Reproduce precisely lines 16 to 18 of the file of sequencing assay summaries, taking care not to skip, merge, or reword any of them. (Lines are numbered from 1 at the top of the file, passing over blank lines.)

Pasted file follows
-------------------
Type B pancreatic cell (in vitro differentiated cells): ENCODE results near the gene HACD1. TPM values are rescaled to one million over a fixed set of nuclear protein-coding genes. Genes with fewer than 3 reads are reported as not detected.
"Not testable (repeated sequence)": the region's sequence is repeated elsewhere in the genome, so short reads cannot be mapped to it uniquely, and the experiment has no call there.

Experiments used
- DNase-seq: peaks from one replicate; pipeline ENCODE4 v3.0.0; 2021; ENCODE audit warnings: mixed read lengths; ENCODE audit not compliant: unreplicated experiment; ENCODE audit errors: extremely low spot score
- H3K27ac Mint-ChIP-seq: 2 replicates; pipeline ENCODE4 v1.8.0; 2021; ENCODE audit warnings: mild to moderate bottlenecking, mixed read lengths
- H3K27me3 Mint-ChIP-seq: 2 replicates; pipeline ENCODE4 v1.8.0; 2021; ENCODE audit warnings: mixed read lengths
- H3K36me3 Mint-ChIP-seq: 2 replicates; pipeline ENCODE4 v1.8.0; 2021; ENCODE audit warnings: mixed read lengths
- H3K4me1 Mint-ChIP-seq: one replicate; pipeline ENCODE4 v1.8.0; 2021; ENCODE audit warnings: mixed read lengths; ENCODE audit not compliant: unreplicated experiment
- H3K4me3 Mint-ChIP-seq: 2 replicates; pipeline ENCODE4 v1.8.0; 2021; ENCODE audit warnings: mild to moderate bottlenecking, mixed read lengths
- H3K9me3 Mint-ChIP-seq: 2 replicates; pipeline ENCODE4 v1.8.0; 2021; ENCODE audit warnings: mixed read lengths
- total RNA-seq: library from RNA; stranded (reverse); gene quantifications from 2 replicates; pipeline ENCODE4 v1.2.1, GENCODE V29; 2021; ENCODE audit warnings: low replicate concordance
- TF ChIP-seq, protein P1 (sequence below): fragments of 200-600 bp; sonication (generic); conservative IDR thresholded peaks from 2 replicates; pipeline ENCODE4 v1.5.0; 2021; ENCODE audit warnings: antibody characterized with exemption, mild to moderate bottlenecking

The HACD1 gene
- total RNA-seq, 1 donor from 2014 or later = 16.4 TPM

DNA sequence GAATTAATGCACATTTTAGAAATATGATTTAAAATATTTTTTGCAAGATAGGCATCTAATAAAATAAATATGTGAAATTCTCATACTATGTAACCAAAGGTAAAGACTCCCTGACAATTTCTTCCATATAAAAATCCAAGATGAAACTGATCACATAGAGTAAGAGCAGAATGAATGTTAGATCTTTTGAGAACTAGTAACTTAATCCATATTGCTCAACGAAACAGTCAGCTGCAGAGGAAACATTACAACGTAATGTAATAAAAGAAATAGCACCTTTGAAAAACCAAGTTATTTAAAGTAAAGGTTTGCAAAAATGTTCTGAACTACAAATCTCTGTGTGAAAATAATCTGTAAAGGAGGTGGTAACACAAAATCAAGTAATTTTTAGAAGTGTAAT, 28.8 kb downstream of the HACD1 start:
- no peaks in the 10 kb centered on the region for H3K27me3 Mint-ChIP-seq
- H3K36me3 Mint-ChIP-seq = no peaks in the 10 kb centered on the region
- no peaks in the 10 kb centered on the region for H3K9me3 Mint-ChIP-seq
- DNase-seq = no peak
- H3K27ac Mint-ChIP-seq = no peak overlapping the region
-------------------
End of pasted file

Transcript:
- no peaks in the 10 kb centered on the region for H3K27me3 Mint-ChIP-seq
- H3K36me3 Mint-ChIP-seq = no peaks in the 10 kb centered on the region
- no peaks in the 10 kb centered on the region for H3K9me3 Mint-ChIP-seq